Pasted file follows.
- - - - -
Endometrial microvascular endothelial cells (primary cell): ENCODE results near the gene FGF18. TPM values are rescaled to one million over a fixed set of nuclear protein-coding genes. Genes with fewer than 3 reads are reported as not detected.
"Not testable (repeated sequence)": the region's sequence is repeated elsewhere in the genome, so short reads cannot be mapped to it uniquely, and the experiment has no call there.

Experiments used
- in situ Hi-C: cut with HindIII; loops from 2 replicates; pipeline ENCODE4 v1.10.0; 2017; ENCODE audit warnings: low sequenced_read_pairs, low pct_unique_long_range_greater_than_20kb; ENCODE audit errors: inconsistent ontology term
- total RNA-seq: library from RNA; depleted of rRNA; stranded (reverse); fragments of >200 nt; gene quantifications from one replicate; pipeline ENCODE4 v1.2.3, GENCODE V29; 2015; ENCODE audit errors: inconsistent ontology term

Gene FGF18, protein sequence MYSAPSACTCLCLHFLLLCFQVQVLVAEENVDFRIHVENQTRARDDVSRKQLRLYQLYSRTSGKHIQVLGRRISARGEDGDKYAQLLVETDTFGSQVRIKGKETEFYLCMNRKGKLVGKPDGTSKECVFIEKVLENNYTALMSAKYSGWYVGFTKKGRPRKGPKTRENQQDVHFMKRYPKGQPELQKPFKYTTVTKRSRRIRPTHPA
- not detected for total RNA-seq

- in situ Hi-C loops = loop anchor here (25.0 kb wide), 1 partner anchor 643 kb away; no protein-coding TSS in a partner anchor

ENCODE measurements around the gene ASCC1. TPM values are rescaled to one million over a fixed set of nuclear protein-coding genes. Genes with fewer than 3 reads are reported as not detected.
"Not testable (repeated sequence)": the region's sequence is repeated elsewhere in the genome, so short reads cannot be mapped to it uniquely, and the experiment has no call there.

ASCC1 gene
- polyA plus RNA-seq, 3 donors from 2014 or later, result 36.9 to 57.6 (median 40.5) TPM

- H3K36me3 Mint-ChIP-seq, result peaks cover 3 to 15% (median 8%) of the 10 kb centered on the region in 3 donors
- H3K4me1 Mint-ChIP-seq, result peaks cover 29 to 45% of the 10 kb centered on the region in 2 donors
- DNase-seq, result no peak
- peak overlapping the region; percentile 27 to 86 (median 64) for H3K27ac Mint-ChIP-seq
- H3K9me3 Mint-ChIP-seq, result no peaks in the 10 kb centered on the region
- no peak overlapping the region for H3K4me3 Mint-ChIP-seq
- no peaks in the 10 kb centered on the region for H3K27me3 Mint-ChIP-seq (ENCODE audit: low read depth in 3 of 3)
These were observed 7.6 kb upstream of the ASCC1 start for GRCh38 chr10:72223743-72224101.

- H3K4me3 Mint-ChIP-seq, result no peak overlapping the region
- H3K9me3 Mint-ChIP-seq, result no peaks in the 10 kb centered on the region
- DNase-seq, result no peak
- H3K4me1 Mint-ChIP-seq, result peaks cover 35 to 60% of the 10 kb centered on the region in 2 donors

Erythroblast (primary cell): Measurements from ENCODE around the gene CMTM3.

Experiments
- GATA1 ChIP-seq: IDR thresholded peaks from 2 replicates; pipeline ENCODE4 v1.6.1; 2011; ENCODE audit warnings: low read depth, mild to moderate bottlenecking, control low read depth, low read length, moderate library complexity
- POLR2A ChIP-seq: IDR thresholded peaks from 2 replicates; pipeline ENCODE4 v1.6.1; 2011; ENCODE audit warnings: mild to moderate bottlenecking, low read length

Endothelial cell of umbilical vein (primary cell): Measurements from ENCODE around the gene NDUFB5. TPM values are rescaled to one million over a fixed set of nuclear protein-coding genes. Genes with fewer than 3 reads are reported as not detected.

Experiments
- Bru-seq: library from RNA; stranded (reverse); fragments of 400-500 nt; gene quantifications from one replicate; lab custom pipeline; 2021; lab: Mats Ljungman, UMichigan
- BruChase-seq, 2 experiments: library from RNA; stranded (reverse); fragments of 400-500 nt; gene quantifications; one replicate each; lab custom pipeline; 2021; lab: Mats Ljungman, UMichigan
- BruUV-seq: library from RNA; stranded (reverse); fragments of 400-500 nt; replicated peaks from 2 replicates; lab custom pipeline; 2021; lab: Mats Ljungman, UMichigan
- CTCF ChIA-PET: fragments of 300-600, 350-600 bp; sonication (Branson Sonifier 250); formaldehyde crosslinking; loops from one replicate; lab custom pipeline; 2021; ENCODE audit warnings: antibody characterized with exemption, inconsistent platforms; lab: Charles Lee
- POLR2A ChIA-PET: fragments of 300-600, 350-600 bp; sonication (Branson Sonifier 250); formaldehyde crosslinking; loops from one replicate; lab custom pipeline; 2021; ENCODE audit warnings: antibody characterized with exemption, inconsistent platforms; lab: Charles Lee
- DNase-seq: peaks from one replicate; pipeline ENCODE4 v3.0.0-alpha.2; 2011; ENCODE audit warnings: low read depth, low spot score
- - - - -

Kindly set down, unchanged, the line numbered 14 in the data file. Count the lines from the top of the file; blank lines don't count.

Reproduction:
- H3K4me1 Mint-ChIP-seq, result peaks cover 29 to 45% of the 10 kb centered on the region in 2 donors